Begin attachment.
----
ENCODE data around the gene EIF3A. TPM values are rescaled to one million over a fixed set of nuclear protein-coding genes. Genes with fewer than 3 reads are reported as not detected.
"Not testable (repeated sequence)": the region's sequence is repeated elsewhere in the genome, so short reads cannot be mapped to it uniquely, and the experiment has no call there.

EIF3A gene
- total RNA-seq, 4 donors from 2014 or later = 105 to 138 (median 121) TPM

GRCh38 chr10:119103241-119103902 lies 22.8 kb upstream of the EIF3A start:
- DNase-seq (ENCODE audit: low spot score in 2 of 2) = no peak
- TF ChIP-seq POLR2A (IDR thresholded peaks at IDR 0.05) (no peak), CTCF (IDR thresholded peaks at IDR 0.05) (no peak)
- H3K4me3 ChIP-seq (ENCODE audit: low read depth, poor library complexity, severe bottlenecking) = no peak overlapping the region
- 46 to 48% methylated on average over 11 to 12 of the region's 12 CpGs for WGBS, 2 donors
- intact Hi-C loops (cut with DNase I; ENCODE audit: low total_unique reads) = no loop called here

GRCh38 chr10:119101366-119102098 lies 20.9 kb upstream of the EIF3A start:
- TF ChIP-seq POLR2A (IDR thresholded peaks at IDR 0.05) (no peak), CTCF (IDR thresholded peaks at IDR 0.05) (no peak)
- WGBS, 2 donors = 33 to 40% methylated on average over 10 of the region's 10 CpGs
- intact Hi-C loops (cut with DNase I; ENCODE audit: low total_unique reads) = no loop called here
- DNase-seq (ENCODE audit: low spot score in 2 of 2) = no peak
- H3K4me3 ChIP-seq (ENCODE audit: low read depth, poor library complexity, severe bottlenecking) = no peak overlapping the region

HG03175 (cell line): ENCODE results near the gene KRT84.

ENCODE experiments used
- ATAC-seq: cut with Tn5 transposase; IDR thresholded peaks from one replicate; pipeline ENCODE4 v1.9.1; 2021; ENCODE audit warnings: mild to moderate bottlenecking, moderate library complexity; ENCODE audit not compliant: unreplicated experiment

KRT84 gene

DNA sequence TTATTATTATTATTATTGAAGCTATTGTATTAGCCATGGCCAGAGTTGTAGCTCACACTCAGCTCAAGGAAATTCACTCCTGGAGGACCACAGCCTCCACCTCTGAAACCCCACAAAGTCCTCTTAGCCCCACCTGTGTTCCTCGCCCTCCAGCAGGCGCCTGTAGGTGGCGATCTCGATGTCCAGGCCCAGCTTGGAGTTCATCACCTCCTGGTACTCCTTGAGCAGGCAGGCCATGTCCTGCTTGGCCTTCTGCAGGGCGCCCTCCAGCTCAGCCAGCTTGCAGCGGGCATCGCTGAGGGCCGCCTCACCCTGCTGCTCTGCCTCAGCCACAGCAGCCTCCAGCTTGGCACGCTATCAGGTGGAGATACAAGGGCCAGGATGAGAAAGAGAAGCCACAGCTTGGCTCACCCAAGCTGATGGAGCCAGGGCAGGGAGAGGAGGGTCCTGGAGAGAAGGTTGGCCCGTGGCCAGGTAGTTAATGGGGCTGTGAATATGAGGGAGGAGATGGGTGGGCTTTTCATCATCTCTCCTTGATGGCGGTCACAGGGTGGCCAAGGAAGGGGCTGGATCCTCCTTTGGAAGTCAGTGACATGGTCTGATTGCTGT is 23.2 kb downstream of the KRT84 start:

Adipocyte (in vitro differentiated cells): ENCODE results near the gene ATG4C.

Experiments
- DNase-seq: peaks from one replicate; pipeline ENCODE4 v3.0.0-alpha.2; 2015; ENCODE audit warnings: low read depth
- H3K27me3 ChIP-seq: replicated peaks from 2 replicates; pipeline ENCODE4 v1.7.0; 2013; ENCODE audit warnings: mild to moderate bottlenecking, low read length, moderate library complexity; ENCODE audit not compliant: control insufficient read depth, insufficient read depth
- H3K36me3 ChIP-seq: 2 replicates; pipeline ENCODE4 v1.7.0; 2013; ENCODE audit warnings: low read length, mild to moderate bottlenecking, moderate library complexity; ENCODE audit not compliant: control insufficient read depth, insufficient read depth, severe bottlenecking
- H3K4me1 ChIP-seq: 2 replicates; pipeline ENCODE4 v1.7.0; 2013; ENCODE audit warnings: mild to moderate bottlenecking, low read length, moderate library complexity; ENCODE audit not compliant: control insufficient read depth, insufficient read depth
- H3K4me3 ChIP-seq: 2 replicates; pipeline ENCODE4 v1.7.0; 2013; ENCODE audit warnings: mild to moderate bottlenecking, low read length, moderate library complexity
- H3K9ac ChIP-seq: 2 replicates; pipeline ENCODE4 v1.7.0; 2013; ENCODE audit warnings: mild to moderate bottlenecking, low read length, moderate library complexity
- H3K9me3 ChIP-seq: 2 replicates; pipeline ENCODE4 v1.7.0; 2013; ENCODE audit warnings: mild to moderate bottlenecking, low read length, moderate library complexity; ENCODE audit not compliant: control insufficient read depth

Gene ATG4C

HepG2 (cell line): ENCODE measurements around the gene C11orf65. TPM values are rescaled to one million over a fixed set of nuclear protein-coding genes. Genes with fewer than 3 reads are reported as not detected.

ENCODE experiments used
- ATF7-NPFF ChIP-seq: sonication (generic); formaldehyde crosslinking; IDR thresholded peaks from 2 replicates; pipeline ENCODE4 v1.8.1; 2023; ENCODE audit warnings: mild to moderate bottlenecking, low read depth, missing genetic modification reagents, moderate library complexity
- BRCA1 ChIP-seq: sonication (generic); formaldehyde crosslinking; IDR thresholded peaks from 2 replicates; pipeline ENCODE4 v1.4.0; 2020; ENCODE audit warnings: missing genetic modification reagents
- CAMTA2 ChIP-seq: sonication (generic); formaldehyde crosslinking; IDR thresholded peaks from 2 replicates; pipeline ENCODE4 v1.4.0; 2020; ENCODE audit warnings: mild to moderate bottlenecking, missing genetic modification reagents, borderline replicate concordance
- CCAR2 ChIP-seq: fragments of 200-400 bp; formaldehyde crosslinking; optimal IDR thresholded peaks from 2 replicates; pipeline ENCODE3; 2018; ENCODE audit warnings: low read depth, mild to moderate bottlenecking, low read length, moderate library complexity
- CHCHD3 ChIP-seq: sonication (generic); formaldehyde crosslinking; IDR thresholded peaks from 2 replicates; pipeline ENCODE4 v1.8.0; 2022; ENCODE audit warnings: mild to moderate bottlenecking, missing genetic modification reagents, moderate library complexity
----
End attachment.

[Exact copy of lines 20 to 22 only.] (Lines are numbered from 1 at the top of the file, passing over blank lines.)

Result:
KRT84 gene

DNA sequence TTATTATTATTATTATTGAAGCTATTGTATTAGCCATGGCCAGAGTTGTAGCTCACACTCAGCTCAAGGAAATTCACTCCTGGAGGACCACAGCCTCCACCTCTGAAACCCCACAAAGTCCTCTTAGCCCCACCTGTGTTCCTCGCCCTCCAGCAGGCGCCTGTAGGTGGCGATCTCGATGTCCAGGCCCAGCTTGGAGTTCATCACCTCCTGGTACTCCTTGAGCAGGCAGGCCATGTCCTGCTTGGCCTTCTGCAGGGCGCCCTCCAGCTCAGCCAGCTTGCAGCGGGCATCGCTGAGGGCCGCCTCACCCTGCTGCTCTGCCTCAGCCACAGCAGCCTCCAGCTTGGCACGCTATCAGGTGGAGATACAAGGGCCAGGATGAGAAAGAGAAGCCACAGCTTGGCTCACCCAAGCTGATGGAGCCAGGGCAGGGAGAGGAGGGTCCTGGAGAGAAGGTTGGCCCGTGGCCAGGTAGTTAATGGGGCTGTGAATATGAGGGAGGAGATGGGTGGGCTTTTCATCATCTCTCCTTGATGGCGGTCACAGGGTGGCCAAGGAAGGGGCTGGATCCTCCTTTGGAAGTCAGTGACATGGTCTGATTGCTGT is 23.2 kb downstream of the KRT84 start:

Adipocyte (in vitro differentiated cells): ENCODE results near the gene ATG4C.